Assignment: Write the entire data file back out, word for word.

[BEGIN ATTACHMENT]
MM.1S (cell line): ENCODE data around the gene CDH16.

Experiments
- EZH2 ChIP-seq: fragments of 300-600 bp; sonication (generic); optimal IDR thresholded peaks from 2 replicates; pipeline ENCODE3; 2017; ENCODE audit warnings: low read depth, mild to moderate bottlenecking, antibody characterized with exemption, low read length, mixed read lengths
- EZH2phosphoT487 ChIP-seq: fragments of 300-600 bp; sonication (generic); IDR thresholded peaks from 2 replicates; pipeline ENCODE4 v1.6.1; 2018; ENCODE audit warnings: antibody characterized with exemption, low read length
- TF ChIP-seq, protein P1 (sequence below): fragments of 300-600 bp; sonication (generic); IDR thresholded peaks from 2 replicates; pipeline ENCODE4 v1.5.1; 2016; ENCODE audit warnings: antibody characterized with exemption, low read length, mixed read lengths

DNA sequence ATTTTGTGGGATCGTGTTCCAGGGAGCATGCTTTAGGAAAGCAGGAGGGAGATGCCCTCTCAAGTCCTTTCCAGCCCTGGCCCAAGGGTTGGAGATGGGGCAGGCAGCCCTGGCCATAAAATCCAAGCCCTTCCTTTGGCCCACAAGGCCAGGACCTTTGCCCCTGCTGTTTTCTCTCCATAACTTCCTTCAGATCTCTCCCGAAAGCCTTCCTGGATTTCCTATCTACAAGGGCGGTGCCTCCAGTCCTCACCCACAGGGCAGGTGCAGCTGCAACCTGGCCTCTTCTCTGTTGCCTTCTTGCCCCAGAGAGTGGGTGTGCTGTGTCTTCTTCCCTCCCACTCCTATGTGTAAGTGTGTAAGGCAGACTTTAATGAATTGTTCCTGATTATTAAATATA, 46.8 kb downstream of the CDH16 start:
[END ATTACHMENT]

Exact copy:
MM.1S (cell line): ENCODE data around the gene CDH16.

Experiments
- EZH2 ChIP-seq: fragments of 300-600 bp; sonication (generic); optimal IDR thresholded peaks from 2 replicates; pipeline ENCODE3; 2017; ENCODE audit warnings: low read depth, mild to moderate bottlenecking, antibody characterized with exemption, low read length, mixed read lengths
- EZH2phosphoT487 ChIP-seq: fragments of 300-600 bp; sonication (generic); IDR thresholded peaks from 2 replicates; pipeline ENCODE4 v1.6.1; 2018; ENCODE audit warnings: antibody characterized with exemption, low read length
- TF ChIP-seq, protein P1 (sequence below): fragments of 300-600 bp; sonication (generic); IDR thresholded peaks from 2 replicates; pipeline ENCODE4 v1.5.1; 2016; ENCODE audit warnings: antibody characterized with exemption, low read length, mixed read lengths

DNA sequence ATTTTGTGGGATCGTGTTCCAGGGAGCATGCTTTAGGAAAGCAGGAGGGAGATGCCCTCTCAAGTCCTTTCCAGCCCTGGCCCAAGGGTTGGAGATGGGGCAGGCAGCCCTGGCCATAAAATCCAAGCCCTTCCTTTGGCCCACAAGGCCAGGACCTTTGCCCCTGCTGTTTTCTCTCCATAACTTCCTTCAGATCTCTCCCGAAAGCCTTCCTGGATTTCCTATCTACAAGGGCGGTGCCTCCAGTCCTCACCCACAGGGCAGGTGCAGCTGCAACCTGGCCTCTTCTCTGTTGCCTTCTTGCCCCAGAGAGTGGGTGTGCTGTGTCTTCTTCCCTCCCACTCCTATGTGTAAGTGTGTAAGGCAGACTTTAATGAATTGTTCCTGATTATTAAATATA, 46.8 kb downstream of the CDH16 start: